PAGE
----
As a movement defending the interests of the wealthier northern regions of Italy, the Lega Nord proposes a nation-building discourse emphasising the successful insertion of Padania (i.e. northern Italy) in the global economy. While its rhetoric exalts the virtues of a liberal economic model, in recent years, the party has also defended the exclusive right of Padania to economic protection. This economic protectionism finds a parallel in the party’s defense of cultural identity, although this identity equally expresses the capacity of Padanians to participate in the global economy. This defence intends to assign Padanians a privileged position in their territory and hence proposes discriminatory practices towards outsiders, especially immigrants. The party thus solves the tension between its legitimisation of and resistance against globalisation by proposing an asymmetric model of globalisation that envisions an internal and international political order based on unequal rights and obligations – and thus privileges for Padania.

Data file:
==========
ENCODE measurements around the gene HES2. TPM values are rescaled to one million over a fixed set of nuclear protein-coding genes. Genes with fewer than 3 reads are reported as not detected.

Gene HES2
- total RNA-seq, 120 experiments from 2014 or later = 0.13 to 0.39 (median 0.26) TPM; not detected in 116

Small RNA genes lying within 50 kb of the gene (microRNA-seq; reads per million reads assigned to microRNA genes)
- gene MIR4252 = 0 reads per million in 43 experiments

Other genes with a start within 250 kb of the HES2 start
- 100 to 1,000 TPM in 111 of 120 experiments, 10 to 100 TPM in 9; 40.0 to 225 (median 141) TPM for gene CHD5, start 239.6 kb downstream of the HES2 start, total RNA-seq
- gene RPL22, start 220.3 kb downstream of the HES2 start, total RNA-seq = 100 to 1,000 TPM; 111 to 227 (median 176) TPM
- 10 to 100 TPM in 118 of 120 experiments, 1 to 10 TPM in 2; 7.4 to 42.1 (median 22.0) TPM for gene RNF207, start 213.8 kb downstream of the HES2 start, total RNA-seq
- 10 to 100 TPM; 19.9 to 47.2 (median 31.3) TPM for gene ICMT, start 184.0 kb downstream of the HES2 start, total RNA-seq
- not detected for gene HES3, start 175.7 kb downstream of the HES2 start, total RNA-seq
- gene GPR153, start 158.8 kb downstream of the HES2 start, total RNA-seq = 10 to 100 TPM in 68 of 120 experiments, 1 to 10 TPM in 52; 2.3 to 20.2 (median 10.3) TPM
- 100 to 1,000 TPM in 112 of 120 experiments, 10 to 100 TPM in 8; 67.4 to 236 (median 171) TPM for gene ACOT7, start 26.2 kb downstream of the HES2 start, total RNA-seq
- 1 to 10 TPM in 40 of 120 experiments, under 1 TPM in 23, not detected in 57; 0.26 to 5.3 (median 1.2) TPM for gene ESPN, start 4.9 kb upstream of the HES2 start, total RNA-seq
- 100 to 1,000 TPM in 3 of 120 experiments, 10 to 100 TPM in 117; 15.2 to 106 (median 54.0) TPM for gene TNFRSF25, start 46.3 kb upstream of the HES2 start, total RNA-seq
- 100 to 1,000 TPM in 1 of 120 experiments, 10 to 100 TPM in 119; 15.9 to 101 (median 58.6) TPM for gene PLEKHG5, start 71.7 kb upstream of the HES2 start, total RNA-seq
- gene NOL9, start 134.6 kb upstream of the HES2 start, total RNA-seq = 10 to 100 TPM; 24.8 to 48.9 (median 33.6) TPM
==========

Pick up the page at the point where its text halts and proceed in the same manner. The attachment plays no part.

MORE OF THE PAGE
Essays by Tuba Kanci and Serhun Al focus on debates within and the changing nature of Turkish nationalism and Turkishness
Tuba Kanci, Reconfigurations in the Discourse of Nationalism and National Identity: Turkey at the Turn of the Twenty-first Century, Volume 9, Issue 3, 2009, pp. 359-376